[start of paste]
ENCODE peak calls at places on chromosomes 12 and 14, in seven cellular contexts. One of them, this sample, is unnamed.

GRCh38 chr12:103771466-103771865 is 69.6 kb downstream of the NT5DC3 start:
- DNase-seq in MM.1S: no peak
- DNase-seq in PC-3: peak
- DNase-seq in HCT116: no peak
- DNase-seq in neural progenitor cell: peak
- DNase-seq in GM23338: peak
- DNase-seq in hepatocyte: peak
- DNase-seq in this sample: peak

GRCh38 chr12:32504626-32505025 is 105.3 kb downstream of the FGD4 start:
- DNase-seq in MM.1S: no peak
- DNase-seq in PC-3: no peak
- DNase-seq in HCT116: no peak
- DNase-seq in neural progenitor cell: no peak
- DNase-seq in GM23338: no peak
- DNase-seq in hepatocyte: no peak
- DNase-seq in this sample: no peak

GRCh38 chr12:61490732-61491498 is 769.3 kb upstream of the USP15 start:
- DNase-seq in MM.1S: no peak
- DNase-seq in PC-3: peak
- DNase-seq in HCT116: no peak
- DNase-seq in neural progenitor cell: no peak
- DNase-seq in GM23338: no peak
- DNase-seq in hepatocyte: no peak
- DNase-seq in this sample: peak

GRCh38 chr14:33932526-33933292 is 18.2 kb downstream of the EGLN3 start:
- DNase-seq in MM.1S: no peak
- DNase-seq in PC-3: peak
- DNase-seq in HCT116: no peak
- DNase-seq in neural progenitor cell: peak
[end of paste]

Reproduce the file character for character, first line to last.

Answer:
ENCODE peak calls at places on chromosomes 12 and 14, in seven cellular contexts. One of them, this sample, is unnamed.

GRCh38 chr12:103771466-103771865 is 69.6 kb downstream of the NT5DC3 start:
- DNase-seq in MM.1S: no peak
- DNase-seq in PC-3: peak
- DNase-seq in HCT116: no peak
- DNase-seq in neural progenitor cell: peak
- DNase-seq in GM23338: peak
- DNase-seq in hepatocyte: peak
- DNase-seq in this sample: peak

GRCh38 chr12:32504626-32505025 is 105.3 kb downstream of the FGD4 start:
- DNase-seq in MM.1S: no peak
- DNase-seq in PC-3: no peak
- DNase-seq in HCT116: no peak
- DNase-seq in neural progenitor cell: no peak
- DNase-seq in GM23338: no peak
- DNase-seq in hepatocyte: no peak
- DNase-seq in this sample: no peak

GRCh38 chr12:61490732-61491498 is 769.3 kb upstream of the USP15 start:
- DNase-seq in MM.1S: no peak
- DNase-seq in PC-3: peak
- DNase-seq in HCT116: no peak
- DNase-seq in neural progenitor cell: no peak
- DNase-seq in GM23338: no peak
- DNase-seq in hepatocyte: no peak
- DNase-seq in this sample: peak

GRCh38 chr14:33932526-33933292 is 18.2 kb downstream of the EGLN3 start:
- DNase-seq in MM.1S: no peak
- DNase-seq in PC-3: peak
- DNase-seq in HCT116: no peak
- DNase-seq in neural progenitor cell: peak